A: I wanted to ask you, I know some people call sangoma’s, witch doctors, is that incorrect?
CS: No, it is just a different way of saying the same thing. It’s just the English word for it, but the connotations around witch doctor are...
A: More negative?
CS: Yes, I hate it when people call me witch doctor.
A: I just wanted to understand if there was a difference. Where do you get all your herbs from and when you throw the bones, where they from when you did your ceremonies?
CS: Various places, I grow a lot of my own herbs. And what I can’t get here, I get when I go to the Transkei, and I get them from the forests and places, it depends on what we need.
A: And your beads? Do you have different ones you wear at different times?
CS: Yes, definitely. The easiest way to recognise a sangoma is that they will have beads like this, that go down their neck. You receive your white beads right at the beginning, when you are a thwasa, a traainee.
A: Do you have a favourite accessory?
CS: Yes, my head beads, they were made by another sangoma in the TRANSKEI.
A: Has anyone seen your beads and liked them and wanted ones like yours?
CS: yes, people have often asked me to make them something, but I’m still learning. It is very time consuming.
A: The skin around your wrists, is that from your cow?
CS: Yes, from my cow and the goat. When you become a sangoma, you will dream about colours for your beads, and then those are the colours you will use when making your beads.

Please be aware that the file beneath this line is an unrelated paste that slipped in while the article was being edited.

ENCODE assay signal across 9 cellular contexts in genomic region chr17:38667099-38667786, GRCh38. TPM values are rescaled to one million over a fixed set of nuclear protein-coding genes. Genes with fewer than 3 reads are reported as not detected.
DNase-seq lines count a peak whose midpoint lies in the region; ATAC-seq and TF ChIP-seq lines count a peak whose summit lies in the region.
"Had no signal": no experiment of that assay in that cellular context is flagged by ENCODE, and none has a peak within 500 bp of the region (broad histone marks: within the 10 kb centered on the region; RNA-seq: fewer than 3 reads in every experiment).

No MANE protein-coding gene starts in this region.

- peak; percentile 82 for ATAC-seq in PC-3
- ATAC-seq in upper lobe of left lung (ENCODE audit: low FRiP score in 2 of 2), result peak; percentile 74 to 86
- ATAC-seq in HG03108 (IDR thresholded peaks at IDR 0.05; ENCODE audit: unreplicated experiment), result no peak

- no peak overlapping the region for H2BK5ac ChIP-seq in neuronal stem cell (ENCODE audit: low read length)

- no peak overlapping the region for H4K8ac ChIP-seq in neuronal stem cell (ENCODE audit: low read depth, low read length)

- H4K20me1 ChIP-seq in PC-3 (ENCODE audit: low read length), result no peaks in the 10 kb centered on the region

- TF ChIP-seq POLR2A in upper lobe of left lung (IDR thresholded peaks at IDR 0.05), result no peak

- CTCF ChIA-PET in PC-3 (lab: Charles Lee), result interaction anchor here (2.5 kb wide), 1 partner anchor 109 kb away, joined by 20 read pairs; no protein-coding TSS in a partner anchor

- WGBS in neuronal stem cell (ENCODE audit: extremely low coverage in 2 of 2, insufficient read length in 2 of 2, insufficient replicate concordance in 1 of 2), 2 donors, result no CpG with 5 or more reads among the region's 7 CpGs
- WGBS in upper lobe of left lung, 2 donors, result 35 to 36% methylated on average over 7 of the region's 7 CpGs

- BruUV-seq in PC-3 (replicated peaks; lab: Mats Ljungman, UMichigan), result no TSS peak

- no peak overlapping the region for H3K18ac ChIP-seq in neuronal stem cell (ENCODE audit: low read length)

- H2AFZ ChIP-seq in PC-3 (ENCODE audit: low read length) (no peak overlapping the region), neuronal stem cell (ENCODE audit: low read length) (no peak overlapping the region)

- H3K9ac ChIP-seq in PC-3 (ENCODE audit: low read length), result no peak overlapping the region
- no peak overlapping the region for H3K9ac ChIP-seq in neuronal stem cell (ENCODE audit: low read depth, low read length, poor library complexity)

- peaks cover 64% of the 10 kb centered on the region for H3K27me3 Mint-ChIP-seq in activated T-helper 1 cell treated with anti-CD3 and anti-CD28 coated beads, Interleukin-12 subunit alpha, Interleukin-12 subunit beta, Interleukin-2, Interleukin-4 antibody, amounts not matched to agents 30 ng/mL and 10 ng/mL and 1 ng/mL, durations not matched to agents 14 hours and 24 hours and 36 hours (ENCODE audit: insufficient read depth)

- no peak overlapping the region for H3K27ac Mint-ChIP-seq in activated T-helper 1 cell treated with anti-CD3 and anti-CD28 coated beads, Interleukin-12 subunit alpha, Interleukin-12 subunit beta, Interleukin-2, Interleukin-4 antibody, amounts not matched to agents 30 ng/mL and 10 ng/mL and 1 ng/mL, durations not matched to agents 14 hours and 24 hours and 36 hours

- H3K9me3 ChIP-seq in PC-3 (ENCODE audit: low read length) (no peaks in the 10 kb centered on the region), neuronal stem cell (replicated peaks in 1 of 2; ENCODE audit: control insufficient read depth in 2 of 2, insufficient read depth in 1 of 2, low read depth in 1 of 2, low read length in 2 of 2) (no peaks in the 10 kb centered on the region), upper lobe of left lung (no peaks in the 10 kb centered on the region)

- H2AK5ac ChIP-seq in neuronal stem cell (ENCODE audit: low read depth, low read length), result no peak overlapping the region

A: So yours are blue, black and white?
CS: Yes. And the meaning of those on the first level is that white is the colour of spirit, black being the colour of the earth, and water being the blue. Then of course it also represents the white and the black people, and the blue is the healing and bridging of the two.
A: I see, so there are double meanings. What type of clientele comes to see you?
CS: Obviously I can’t tell you who comes to see me because of confidentiality, but it’s a real mix, white people, black people, women, men, rich people, poor people…
A: What kind of cases have you worked on?
CS: Various ailments. Sometimes they are being called to do the training. Sometimes people need to have house cleanses.
A: Have you ever had someone come to you and ask you to dispel bad rumours about them?